Senate Health Care Reform Unfair, Says Bloomberg, Paterson

By Evan Mantyk
Evan Mantyk
Evan Mantyk
Evan Mantyk is an English teacher in New York and President of the Society of Classical Poets.
December 9, 2009 Updated: October 1, 2015
Mayor Michael Bloomberg and Governor David Paterson attend the 2009 Koman New York City Race For The Cure in Central Park on September 13, 2009. (Theo Wargo/Getty Images)
Mayor Michael Bloomberg and Governor David Paterson attend the 2009 Koman New York City Race For The Cure in Central Park on September 13, 2009. (Theo Wargo/Getty Images)

NEW YORK—Although Mayor Michael R. Bloomberg spoke out earlier this year in favor of federal health care reform, he and Gov. David Paterson are now saying that the current bill being considered by the U.S. Senate is unfair to New Yorkers.

Bloomberg and Paterson calculate that New York would absorb one-sixth of Medicaid cuts nationwide.

In a joint letter published on Tuesday, Bloomberg and Paterson directly address New York’s two senators, Charles Schumer and Kirsten Gillibrand, asking them to address problems with the current health care reform bill, which if passed would “disproportionately burden New York State and New York City.”

“New Yorkers will more than pay their share for increasing health coverage around the country,” reads the letter. “All of the major financing options—from Medicare cuts, to Medicare tax increases, to excise taxes on higher cost health plans—can be expected to extract more revenue/savings from New Yorkers than the per capita national average. And, yet New York will receive far less than the national average in federal relief.”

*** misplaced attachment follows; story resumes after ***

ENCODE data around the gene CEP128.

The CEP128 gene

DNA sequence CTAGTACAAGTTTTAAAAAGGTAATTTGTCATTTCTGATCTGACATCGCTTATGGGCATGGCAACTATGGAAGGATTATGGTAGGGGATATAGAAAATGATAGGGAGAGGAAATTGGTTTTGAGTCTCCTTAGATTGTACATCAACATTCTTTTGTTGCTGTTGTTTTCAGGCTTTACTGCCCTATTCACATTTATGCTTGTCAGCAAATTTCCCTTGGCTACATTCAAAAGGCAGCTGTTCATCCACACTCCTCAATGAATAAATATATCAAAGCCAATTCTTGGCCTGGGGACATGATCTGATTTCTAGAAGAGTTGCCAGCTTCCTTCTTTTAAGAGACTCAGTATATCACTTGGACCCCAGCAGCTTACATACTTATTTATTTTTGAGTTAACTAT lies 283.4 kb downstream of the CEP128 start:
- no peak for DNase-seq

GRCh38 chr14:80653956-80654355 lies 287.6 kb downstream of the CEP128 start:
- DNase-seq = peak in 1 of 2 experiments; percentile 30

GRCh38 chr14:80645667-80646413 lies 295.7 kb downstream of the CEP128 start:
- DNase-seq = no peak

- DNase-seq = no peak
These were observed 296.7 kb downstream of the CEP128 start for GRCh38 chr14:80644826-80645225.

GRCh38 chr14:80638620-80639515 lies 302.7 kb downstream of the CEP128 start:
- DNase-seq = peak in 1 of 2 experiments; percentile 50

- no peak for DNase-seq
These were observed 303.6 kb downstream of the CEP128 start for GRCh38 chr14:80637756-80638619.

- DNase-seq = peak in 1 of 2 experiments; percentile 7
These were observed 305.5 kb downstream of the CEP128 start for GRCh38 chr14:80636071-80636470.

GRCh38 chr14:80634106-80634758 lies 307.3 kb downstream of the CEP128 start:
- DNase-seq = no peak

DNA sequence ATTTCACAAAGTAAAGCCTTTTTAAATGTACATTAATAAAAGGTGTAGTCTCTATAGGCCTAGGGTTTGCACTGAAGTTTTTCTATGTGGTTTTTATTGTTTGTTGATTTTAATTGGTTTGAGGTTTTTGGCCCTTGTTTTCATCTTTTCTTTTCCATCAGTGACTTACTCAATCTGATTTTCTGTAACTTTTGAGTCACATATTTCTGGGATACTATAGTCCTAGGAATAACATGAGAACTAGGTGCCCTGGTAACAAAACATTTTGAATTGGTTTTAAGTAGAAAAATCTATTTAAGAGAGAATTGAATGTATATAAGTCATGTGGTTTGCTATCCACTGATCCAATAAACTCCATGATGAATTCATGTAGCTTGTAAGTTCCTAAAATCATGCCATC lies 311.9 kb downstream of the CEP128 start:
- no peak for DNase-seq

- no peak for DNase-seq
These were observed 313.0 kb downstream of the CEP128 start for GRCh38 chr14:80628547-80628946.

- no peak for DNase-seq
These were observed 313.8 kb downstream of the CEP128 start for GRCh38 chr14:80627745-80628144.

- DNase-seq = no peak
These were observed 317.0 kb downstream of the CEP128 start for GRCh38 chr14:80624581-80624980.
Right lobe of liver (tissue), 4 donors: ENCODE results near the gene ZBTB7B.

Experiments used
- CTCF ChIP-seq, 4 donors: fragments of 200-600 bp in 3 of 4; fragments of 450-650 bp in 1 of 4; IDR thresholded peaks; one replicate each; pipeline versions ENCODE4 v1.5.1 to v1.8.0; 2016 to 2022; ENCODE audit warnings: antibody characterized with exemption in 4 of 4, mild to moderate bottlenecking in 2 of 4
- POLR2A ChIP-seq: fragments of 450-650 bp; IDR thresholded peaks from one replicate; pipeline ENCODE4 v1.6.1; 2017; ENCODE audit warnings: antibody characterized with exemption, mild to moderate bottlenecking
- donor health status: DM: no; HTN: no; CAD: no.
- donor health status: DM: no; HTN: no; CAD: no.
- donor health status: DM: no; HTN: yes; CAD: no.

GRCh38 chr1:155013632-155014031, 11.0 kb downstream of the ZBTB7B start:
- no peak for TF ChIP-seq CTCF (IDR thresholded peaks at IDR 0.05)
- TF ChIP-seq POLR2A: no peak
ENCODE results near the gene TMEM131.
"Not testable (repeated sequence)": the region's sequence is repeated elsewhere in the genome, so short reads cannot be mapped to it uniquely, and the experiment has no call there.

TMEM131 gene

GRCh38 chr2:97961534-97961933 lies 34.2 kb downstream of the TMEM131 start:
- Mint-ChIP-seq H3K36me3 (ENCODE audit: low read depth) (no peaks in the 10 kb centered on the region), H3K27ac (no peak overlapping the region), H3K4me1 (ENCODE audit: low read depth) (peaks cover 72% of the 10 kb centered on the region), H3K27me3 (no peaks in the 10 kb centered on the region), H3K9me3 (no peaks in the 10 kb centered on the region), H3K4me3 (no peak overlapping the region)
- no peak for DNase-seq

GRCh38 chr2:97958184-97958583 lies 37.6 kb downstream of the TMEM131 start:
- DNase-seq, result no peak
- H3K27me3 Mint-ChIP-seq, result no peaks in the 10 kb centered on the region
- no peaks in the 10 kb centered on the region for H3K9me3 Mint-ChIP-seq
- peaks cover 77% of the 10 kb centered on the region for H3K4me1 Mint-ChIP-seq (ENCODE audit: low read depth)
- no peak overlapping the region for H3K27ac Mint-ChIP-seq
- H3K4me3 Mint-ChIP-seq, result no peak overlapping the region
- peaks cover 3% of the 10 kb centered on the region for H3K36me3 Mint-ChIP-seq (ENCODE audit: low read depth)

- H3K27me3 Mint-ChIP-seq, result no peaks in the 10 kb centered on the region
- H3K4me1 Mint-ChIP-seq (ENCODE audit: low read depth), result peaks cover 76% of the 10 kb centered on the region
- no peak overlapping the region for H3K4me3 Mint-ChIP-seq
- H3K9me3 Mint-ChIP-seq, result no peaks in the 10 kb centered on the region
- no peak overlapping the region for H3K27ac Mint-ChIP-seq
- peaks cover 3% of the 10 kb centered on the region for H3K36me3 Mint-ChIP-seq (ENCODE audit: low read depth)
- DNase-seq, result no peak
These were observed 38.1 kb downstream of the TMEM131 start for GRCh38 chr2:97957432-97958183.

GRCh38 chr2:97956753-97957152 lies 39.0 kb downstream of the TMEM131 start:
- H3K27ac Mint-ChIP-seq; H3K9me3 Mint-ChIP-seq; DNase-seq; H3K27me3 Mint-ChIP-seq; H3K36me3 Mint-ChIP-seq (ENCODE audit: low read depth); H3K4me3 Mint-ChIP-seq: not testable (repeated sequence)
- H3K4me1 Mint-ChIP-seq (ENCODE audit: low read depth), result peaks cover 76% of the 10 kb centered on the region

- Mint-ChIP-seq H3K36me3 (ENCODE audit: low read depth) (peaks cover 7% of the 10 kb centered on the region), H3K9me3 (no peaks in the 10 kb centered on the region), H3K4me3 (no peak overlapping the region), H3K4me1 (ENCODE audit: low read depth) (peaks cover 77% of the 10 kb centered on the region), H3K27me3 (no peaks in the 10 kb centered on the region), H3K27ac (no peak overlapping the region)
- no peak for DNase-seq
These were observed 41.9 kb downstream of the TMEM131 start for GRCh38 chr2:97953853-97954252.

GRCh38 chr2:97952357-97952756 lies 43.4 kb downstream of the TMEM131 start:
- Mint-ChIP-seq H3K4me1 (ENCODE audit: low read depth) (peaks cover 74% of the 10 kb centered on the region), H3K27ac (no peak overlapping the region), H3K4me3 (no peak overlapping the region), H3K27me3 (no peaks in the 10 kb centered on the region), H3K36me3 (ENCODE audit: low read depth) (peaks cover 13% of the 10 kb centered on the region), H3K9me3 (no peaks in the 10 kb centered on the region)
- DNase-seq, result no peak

The two say they are troubled by the fact that the bill would deny New York federal funds other states are getting.
The bill “penalizes New York for its leadership in expanding Medicaid coverage to low-income adults and threatens to impose disproportionate new burdens on New Yorkers,” reads the letter.

New York covers parents up to 150 percent of the federal poverty level, something only a handful of other states provide.
“In exchange for New York’s early commitment to coverage, [the bill] denies New York federal funds extended to nearly every other state in the nation,” the letter reads.

The bill cuts off funds for any state generous enough to already be covering parents over 133 percent of the federal poverty line, including New York.

Also, Bloomberg and Paterson point out that the bill would make cuts of up to more than $1 billion per year in Medicaid Disproportionate Share Hospital (DSH) payments.

“The DSH cuts contemplated … would be particularly devastating to New York City’s Health and Hospitals Corporation, which is already facing major fiscal challenges. The DSH cuts alone would require very significant service cuts, potentially including closure of all of HHC’s community clinics and cancellation of its home care service.”

The letter appears to favor health care legislation passed in the U.S. House, saying that the Senate bill would cut more than twice as much Medicaid DSH as the House health reform bill would.

 

Evan Mantyk
Evan Mantyk is an English teacher in New York and President of the Society of Classical Poets.